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Best Ovulation Tests

Updated August 2018
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BestReviews spends thousands of hours researching, analyzing, and testing products to recommend the best picks for most consumers. We buy all products with our own funds, and we never accept free products from manufacturers.
BestReviews spends thousands of hours researching, analyzing, and testing products to recommend the best picks for most consumers.
BestReviews spends thousands of hours researching, analyzing, and testing products to recommend the best picks for most consumers. We buy all products with our own funds, and we never accept free products from manufacturers.
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We purchase every product we review with our own funds — we never accept anything from product manufacturers.

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    We purchase every product we review with our own funds — we never accept anything from product manufacturers.

    Why trust BestReviews?
    BestReviews spends thousands of hours researching, analyzing, and testing products to recommend the best picks for most consumers. We buy all products with our own funds, and we never accept free products from manufacturers.
    BestReviews spends thousands of hours researching, analyzing, and testing products to recommend the best picks for most consumers.
    BestReviews spends thousands of hours researching, analyzing, and testing products to recommend the best picks for most consumers. We buy all products with our own funds, and we never accept free products from manufacturers.

    Shopping guide for best ovulation tests

    Last Updated August 2018

    Bringing new life into the world is something that many people long to do, but it doesn’t come easy for everyone. Whether you’re having trouble conceiving or you simply want to take the guesswork out of identifying your most fertile days, ovulation tests can give you a helping hand.

    It’s important to choose an ovulation test that will give you accurate results that are easy to interpret. However, with so many different tests on the market, that’s easier said than done. How do you find the best ovulation test to monitor your cycle?

    At BestReview, our goal is to make it easier for consumers to find the right products. For everything you need to know about buying ovulation tests, keep reading our shopping guide, which is packed with helpful tips and advice.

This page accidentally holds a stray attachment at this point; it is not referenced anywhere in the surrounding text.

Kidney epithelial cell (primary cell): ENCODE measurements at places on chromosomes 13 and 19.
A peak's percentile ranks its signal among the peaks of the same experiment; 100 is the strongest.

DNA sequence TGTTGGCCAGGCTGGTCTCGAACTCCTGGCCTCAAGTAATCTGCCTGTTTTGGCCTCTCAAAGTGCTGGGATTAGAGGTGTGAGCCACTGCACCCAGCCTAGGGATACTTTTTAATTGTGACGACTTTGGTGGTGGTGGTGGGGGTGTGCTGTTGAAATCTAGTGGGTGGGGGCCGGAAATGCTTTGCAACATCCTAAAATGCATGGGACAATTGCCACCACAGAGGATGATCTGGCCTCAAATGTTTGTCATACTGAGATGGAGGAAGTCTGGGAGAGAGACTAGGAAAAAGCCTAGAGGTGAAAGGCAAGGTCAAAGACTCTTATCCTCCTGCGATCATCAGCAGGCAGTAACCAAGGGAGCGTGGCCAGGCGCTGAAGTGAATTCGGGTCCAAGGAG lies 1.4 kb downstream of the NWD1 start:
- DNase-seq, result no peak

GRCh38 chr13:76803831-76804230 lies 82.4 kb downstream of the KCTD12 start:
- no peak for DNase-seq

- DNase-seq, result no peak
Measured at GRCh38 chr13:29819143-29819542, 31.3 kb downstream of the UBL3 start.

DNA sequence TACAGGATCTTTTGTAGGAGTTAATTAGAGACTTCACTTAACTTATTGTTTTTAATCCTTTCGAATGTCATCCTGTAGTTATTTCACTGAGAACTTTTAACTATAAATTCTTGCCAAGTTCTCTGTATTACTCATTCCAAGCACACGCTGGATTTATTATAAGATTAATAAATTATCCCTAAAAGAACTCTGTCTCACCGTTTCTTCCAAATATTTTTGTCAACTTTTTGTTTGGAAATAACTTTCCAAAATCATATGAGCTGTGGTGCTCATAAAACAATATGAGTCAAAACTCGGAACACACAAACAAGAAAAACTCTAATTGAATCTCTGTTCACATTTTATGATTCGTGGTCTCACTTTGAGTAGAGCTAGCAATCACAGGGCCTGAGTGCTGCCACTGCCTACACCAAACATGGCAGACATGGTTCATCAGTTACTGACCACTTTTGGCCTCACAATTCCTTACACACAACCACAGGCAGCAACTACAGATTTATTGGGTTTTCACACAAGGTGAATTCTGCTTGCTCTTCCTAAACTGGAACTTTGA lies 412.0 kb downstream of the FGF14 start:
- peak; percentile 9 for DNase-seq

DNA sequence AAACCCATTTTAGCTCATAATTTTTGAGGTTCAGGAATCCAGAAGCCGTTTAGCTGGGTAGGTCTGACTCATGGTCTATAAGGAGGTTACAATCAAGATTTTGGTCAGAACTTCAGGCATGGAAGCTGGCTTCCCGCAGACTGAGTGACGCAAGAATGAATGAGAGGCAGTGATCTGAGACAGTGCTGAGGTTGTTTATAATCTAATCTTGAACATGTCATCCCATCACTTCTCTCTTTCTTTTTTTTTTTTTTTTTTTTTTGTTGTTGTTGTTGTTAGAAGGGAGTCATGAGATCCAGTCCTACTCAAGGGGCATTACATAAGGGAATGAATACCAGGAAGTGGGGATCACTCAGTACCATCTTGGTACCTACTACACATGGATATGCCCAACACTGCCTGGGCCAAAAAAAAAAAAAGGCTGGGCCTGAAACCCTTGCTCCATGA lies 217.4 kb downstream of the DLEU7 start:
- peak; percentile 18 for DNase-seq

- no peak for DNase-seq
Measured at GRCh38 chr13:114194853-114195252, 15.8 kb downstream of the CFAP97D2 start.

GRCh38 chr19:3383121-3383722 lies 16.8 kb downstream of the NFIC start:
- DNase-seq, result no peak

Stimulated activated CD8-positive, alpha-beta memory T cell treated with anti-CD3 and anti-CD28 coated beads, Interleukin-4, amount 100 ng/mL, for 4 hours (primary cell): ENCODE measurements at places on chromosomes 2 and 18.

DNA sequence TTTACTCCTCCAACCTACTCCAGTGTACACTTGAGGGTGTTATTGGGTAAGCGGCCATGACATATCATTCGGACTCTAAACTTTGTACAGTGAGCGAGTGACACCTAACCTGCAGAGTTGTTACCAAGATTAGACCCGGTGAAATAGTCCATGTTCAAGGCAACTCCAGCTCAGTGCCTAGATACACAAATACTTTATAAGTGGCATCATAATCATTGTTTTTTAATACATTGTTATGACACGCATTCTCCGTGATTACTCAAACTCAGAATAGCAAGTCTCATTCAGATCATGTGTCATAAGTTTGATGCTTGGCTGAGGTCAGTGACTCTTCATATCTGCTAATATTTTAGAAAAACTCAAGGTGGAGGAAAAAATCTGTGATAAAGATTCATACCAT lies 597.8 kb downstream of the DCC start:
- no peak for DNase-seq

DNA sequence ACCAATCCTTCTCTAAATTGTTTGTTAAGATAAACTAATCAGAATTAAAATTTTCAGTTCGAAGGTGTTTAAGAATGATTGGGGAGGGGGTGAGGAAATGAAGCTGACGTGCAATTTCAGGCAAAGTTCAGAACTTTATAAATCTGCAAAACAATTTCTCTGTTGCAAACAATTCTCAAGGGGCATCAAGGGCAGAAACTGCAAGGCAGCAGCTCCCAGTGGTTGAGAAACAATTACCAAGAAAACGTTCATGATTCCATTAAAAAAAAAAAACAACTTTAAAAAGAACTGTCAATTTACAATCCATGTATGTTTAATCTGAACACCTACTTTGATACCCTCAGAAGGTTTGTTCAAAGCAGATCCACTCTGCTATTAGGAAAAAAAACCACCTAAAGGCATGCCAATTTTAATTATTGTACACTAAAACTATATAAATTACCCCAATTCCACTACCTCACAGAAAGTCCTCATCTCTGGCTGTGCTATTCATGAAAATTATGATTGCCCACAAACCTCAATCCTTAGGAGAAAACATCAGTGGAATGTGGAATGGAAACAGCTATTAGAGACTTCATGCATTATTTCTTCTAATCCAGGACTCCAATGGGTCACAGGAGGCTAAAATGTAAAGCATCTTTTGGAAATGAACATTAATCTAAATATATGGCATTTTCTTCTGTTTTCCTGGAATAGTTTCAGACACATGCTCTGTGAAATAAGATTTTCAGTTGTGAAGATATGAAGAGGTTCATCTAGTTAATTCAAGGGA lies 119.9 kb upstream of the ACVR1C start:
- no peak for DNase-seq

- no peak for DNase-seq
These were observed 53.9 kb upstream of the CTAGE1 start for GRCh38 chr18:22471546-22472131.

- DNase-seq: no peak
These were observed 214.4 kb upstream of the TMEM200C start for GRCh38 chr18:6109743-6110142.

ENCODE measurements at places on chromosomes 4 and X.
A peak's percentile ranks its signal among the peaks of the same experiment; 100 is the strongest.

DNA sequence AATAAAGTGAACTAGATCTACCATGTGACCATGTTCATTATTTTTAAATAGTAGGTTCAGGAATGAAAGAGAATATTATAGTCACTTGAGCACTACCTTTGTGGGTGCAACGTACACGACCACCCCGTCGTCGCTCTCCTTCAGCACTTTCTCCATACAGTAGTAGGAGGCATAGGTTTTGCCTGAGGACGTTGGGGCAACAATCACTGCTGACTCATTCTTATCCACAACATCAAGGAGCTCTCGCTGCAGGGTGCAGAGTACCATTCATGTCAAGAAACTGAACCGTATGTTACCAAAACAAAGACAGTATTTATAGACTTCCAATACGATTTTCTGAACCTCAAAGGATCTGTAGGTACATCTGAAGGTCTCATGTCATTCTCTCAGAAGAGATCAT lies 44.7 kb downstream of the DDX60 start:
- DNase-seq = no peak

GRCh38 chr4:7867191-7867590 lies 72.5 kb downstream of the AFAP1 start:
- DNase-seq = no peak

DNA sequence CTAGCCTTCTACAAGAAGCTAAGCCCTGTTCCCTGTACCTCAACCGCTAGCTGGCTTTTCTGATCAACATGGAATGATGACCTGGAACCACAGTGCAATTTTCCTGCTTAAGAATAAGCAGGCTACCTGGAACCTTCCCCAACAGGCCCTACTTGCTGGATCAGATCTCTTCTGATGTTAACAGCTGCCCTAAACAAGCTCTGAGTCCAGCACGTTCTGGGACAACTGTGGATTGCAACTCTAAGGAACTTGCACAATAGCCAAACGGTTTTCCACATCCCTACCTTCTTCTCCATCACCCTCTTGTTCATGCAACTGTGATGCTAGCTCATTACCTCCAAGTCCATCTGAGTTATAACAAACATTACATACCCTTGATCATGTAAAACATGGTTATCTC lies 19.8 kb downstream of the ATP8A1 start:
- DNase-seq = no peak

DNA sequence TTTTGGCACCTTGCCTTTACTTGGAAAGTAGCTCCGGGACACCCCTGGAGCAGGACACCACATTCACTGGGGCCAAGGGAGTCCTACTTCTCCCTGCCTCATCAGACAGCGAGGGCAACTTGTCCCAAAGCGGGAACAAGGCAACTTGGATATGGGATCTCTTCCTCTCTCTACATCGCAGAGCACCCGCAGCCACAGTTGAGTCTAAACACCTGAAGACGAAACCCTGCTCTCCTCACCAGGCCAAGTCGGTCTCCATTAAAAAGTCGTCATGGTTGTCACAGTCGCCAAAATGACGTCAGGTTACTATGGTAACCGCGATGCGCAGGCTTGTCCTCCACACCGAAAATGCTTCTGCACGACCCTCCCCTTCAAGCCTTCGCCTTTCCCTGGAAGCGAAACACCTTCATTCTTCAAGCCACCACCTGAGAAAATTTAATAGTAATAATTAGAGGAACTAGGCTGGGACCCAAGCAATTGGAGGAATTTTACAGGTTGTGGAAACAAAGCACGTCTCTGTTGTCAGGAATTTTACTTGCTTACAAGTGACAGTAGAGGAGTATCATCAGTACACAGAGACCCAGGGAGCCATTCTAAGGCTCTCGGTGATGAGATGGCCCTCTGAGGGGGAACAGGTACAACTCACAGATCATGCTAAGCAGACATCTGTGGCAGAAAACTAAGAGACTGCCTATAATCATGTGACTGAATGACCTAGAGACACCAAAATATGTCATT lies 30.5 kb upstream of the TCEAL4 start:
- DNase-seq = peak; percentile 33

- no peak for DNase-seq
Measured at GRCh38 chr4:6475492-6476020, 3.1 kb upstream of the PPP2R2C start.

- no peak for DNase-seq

If you know roughly what time of the month you’re likely to ovulate, this will save money since you won’t need to use ovulation tests on days when you’re sure you’re not ovulating.

    How do ovulation tests work?

    Also known as ovulation prediction kits (OPK), ovulation tests detect hormones in the urine that let you know when you’re about to ovulate. Most ovulation tests simply detect surges in luteinizing hormone (LH) that come just before ovulation, although some more advanced tests detect both LH and estrogen.

    Surges in LH occur around 36 hours before ovulation. You generally have the best chance of getting pregnant in the two days prior to ovulation, so a positive result on an ovulation test lets you know that you’re at the most fertile point in your cycle.

    As for the testing process, ovulation tests work much like home pregnancy tests. Depending on the type of test you choose, you either need to dip the end of the indicator into urine or pass urine over the indicator’s tip.

    Crystal-clear results

    Not only does the Clearblue Digital Ovulation Test identify your two most fertile days, the results are impossible to misinterpret. Rather than squinting at test lines and trying to decide whether or not they’re darker than the control line, a simple smiley face tells you when you’re about to ovulate. This pack includes 20 ovulation tests for multiple months of use.

    Types of ovulation tests

    Basic ovulation tests

    Basic ovulation tests are simple paper strips that allow you to see whether or not you’re about to ovulate by comparing the test line to the control line.

    • Pros: Basic ovulation tests tend to be very inexpensive, which is ideal if you’re on a budget or use a lot of strips due to irregular periods or long cycles. They’re also more environmentally friendly because they don’t have plastic casings.

    • Cons: It can be difficult to interpret the results from basic ovulation tests, especially if it’s your first time using them.

    Digital ovulation tests

    Digital ovulation tests are plastic sticks with a digital display window that shows a “yes,” smiley face, tick, or other simple indicator that you’re currently fertile.

    • Pros: It’s extremely easy to read the results on digital ovulation tests. Some digital tests detect a greater number of hormones to let you know your ovulation date up to a week ahead.

    • Cons: Digital ovulation tests are more expensive than basic tests, plus they create more plastic waste.
    EXPERT TIP

    Always double-check what time of day you should take the ovulation test and the time it takes for the test to produce a result. This can vary between different brands of ovulation tests.


    EXPERT TIP

    If you buy a large pack of ovulation tests, keep an eye on the expiration date as they don’t last forever.


    Features to consider for ovulation tests

    Easy-to-read results